You Can Learn to Speak Irish Gaeilge! - Lora O'Brien - Irish Author & Guide

You Can Learn to Speak Irish Gaeilge!

gaeltacht Irish language region

It’s not that hard, really.

Us Irish actually have the toughest time of it, with our outdated dinosaur curriculum forced-by-nuns-and-christian-brothers system of learning the Irish or Gaeilge, from the age of 4 or 5 until we leave school at 17 or 18.  There’s many an Irish person who’s done over 13 years of schooling here, with Irish lessons most days, only to firmly believe that they can’t speak a damn word of it past ‘how are ya’, and the ubiquitous ‘póg mo thóin’.

But see if we could spend that much time learning it like any other language is taught? We’d be a nation of Gaeilgeoirí once more.


Learning to speak Irish is no more difficult than learning any other language, with the right tools and tricks up your sleeve. That’s where this blog post comes in!

When a friend (check her out, she’s awesome) asked me for some tips and tricks recently, this is what shot off the top of my head…

  • These graphic novels are awesome, and the kid’s books make it suitable for all levels (seriously like, who wouldn’t want to learn Irish through the medium of COMIC BOOK?) – Cló Mhaigh Eo Foilsitheoirí / Book Publishers 
  • I’m sure you know the site Comhaltas – promotes traditional Irish music and culture around the world. Best known for teaching Irish traditional music through a global network of branches and for running the Fleadh Cheoil music competitions, but good for the oul Gaeilge too.
  • And there’s an extensive list of resources here – Foras na Gaeilge or Gaeilge.ie, it’s a great resource for anyone interested in any aspect of the Irish language. The aim of this new website from Foras na Gaeilge is to create a central point on the internet for everything to do with the Irish language, classes, course, events, and the likes.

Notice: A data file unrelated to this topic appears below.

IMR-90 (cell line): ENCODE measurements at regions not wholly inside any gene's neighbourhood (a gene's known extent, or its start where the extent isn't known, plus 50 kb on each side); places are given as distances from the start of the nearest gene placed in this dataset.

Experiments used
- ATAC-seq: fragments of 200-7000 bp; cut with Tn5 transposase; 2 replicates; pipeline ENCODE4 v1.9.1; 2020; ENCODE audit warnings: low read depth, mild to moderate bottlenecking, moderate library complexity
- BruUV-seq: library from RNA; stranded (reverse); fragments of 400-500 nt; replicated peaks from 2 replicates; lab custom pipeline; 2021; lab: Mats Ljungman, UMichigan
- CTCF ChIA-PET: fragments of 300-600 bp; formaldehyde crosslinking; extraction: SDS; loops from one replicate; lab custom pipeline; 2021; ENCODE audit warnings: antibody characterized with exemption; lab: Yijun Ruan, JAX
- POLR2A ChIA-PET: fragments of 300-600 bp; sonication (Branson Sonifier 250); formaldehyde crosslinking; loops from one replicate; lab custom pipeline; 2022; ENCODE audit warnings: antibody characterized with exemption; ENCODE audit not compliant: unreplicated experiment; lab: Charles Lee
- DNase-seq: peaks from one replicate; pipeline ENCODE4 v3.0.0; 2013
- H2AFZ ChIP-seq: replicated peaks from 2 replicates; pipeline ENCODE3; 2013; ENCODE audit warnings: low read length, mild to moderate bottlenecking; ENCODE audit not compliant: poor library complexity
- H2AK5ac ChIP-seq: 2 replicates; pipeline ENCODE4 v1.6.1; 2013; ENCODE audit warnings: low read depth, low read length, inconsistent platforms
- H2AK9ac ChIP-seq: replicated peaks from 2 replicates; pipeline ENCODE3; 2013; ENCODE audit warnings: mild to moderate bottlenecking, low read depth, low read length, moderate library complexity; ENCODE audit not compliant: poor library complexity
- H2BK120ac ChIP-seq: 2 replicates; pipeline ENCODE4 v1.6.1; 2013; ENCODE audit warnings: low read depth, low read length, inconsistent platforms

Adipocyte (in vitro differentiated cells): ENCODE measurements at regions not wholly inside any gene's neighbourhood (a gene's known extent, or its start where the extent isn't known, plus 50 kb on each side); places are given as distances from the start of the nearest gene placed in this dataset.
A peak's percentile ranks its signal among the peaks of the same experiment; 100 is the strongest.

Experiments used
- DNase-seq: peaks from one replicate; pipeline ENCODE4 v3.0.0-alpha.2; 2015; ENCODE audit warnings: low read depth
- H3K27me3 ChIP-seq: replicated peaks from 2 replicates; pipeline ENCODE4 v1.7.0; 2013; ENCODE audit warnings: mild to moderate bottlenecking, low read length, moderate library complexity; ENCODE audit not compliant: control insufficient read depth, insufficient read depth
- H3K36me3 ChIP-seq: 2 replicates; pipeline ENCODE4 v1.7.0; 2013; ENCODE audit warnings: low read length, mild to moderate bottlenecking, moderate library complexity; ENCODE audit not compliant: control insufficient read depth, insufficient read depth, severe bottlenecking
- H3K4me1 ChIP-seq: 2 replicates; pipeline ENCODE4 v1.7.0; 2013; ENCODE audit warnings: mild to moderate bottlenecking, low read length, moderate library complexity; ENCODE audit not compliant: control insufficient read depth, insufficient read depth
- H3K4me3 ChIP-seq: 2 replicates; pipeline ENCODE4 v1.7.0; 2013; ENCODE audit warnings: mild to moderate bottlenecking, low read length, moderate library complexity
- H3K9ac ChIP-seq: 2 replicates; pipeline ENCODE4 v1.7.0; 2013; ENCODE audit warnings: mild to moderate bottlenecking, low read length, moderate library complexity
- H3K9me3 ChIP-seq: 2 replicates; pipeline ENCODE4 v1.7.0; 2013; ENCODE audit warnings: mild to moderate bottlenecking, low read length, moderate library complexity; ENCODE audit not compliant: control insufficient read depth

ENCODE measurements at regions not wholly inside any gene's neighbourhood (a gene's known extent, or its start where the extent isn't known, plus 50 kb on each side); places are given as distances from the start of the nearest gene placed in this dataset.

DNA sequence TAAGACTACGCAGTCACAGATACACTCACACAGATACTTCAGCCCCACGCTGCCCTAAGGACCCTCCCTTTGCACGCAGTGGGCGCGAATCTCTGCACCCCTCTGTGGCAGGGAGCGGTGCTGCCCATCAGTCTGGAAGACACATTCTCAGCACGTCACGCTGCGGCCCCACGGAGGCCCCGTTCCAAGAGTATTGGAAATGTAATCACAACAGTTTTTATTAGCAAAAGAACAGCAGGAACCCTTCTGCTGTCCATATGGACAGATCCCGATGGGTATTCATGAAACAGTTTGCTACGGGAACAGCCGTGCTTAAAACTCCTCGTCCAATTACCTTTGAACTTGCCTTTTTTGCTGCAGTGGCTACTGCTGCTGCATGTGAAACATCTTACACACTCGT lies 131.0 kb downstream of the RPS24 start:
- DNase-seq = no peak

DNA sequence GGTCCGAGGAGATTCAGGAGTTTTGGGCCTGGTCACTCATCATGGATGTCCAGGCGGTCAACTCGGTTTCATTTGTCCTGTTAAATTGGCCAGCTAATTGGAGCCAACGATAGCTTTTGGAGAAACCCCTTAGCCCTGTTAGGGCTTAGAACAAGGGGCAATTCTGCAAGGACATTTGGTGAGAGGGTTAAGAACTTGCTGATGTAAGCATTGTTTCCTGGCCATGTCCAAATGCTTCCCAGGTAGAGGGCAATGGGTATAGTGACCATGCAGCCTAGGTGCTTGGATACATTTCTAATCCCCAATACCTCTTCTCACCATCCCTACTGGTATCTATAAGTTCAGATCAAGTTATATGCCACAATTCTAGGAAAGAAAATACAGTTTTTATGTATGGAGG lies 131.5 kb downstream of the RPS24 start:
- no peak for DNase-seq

• And this is good for saturation, even if they don’t translate it’s really useful to just have it going in the background so your mind learns the patterns – Radionalife.ie
  • Western Radio Station IRadio do a good show here which mingles pop stuff with Irish and English, it’s really good for confidence building because you’re not lost ALL the time like a full on Irish programme, and they have podcasts too.

Then Kass returned the favour by showing me this: List of Resources for Learning Irish.

If you’re learning Irish, I’d love to hear about your favourite resources and experiences in the comments below?!

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Lora O'Brien

Irish Author and Guide to Ireland

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Christy Nicholas Reply

Bitesize Irish is a great resource – small lessons you can digest in a bite! The folks who run it are lovely. https://www.bitesize.irish/

    Philip Reply

    Thanks for sharing the link. I am trying to learn a few words in Irish.

Erin Gergen Halls Reply

I am currently using Duolingo, Memrise, Living Language book/audio cd, Bitesize Irish, and the website Songs In Irish, as I am finding song a great way to use language in a fun way, and the site has both English and Irish lyric translations. I am very determined, and have 3-4 other online programs bookmarked to do later, as well. I am finding that coming at the language from many angles and approaches works best for me!

Sartenada Reply

Is it a difficult language? Finnish is.

Happy Midsummer.

Aoibhe Ni Reply

Absolutely agree about Radio na Life.
It’s been the difference for me between the buntús Gaeilge I left my bunscoil with and the Irish I now get to use daily. It’s conversational, modern, and cheerful, all the things most of our schooling lacks.
The nice thing, too, is that it often includes interviews with people around the world invlved in Irish language restoration, and many of them are still learning, themselves. There’s no snobbery or judgement. Just pure grá don teanga.

Another great resourse I find, is the FB group “Gaeilge Amháin”. My Irish is fairy weak, but I find reading the articles, and following the conversations in there to be very helpful, especially when something big is happening in the world. You get a lot of specialised vocab used in those instances.

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